Proposal would limit pesticides on Minneapolis golf courses


Minneapolis is called the City of Lakes. But although residents love their lakes, many are unaware that these bodies of water are threatened by the runoff of chemicals used on the city’s golf courses.

Carol Kummer, District 5 commissioner on the Minneapolis Park and Recreation Board, wants to improve water quality in the city’s lakes and streams by moving the board away from the use of chemical pesticides and fertilizers on city-operated golf courses. Instead, organic pesticides and fertilizers would be used whenever possible.

Although organic treatments have largely replaced chemical fertilizers and pesticides in the city’s parks over the past several years, groundskeepers of the city’s golf courses still use chemical pesticides and fertilizers. The Park and Recreation Board operates seven golf courses, including Columbia, Gross, Hiawatha, Meadowbrook, Fort Snelling, and Wirth. Chemical runoff is a particular concern because the courses tend to be near lakes and streams, like the Hiawatha Golf Course that borders Lake Hiawatha.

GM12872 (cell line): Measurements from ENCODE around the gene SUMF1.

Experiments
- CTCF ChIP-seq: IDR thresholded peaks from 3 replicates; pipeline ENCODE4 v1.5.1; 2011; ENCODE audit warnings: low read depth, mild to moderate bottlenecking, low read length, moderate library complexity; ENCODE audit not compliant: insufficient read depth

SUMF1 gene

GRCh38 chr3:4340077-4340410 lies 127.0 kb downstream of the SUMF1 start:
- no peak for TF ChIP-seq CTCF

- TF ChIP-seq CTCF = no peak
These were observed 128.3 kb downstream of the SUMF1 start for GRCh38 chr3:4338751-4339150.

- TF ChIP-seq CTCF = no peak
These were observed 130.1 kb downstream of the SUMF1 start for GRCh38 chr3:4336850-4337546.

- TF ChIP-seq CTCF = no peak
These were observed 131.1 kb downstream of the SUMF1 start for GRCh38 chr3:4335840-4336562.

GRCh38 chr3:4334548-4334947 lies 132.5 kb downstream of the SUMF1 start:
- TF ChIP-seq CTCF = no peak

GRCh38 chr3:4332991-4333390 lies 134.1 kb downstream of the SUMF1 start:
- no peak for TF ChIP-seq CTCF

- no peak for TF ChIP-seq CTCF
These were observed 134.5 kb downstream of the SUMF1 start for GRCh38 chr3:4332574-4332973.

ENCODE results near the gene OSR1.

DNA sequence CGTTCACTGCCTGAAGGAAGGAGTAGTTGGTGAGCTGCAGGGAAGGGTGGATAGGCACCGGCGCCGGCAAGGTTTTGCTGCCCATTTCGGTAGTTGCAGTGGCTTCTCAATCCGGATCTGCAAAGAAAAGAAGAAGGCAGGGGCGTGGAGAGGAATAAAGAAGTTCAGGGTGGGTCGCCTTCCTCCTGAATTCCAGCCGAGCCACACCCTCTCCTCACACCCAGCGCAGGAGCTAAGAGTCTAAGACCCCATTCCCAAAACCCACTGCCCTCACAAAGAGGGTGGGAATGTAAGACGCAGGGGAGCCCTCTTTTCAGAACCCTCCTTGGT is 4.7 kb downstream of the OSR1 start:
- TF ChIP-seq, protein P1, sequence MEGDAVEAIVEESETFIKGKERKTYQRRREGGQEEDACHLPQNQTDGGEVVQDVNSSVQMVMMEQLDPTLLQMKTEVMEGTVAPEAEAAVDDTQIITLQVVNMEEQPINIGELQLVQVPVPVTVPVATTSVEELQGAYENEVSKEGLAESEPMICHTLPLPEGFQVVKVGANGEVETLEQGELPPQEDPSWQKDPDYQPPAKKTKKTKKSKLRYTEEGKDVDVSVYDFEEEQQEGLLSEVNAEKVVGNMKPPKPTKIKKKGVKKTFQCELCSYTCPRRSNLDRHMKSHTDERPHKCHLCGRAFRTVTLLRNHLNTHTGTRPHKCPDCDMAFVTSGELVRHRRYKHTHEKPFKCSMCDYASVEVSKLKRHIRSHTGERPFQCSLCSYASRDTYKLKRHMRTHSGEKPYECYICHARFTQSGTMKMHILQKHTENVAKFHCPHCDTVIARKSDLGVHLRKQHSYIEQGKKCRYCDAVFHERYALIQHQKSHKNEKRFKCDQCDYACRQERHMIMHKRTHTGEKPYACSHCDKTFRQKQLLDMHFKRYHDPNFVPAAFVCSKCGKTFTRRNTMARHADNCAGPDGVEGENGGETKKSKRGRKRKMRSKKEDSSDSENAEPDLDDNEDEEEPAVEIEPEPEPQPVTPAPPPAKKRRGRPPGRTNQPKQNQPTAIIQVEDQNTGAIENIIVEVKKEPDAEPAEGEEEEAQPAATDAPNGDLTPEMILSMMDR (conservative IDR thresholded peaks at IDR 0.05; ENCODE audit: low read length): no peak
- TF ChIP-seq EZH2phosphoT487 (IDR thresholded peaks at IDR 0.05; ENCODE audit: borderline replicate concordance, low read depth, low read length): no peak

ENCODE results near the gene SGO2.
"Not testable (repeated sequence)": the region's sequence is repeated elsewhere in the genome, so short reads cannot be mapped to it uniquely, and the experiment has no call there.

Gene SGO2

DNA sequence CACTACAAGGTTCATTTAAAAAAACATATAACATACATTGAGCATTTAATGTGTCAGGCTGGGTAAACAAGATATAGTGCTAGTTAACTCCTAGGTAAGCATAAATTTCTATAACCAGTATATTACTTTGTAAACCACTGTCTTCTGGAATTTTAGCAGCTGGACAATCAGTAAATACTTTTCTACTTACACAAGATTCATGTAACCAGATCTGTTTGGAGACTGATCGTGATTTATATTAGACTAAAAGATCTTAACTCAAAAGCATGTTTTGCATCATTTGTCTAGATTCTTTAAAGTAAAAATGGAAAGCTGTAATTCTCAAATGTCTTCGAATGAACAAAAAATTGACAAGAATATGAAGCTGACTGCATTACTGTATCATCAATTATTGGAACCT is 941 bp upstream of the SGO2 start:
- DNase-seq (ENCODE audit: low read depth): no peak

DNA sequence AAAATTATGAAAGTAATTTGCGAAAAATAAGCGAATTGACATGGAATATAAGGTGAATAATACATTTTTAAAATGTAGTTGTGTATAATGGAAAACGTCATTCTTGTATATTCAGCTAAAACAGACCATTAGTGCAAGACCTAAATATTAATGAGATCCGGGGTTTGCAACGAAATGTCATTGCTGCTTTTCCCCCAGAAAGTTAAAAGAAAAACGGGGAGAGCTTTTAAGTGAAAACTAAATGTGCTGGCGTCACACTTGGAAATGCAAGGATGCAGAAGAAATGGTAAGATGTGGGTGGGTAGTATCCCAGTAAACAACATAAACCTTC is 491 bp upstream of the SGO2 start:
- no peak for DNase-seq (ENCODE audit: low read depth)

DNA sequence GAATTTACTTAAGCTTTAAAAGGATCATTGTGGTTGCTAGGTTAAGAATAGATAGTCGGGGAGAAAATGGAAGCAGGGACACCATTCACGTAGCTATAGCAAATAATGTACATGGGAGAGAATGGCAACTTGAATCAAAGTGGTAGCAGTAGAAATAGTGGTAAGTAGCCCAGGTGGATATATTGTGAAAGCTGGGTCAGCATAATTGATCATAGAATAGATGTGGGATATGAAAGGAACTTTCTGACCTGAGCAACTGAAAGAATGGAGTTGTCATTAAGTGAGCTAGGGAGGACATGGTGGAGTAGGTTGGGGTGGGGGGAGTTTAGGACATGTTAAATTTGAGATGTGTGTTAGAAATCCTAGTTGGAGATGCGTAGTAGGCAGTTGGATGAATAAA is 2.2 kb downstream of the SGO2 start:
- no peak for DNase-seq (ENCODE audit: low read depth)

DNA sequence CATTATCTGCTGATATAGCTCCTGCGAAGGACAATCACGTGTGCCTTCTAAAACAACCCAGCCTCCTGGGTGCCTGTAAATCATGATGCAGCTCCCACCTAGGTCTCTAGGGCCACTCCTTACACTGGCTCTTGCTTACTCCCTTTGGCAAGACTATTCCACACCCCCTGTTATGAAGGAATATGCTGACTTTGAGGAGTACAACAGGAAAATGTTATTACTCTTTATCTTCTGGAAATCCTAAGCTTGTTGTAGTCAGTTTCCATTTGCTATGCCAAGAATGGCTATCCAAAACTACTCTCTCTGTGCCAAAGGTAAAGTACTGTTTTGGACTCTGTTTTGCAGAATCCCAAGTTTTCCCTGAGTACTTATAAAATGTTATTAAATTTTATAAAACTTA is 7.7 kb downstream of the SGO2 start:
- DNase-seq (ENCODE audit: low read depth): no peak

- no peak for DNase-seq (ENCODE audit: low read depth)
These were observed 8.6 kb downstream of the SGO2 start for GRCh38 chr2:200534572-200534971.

“It’s not possible to reach an organic-only goal,” Kummer said. “There are some cases where chemical treatment is needed” and would continue to be used. One example is buckthorn, a major weed problem for the grass used on golf courses and athletic fields. Buckthorn forms clumps that cause poor footing. It also has a texture and color that varies from grass, and its flower stalks extend above the turf, reducing the aesthetic quality of the grass. Because there is no organic treatment yet for buckthorn, chemicals would continue to be used in that case, Kummer said. But the goal is to reduce the overall use of chemicals as much as possible.

The biggest argument against organic treatment has been that it is generally a little bit more expensive than chemicals. But because many of these chemicals are petroleum-based and the price of oil has risen drastically, chemical products are getting more and more expensive. “The price difference is going to disappear and this argument is going to disappear, too,” Kummer said.

Pesticides are used to control, to repel, or to kill insects and other pests. Besides human health risks, they also pose dangers to the environment. Organic pesticides are those pesticides that aren’t petroleum-based but come from natural sources, usually plants.

Fertilizers are synthetic sources of nutrients that help plants grow faster and stronger. Usage of chemical fertilizers can lead to an overload of nutrients in lakes and streams, causing algal blooms and other problems.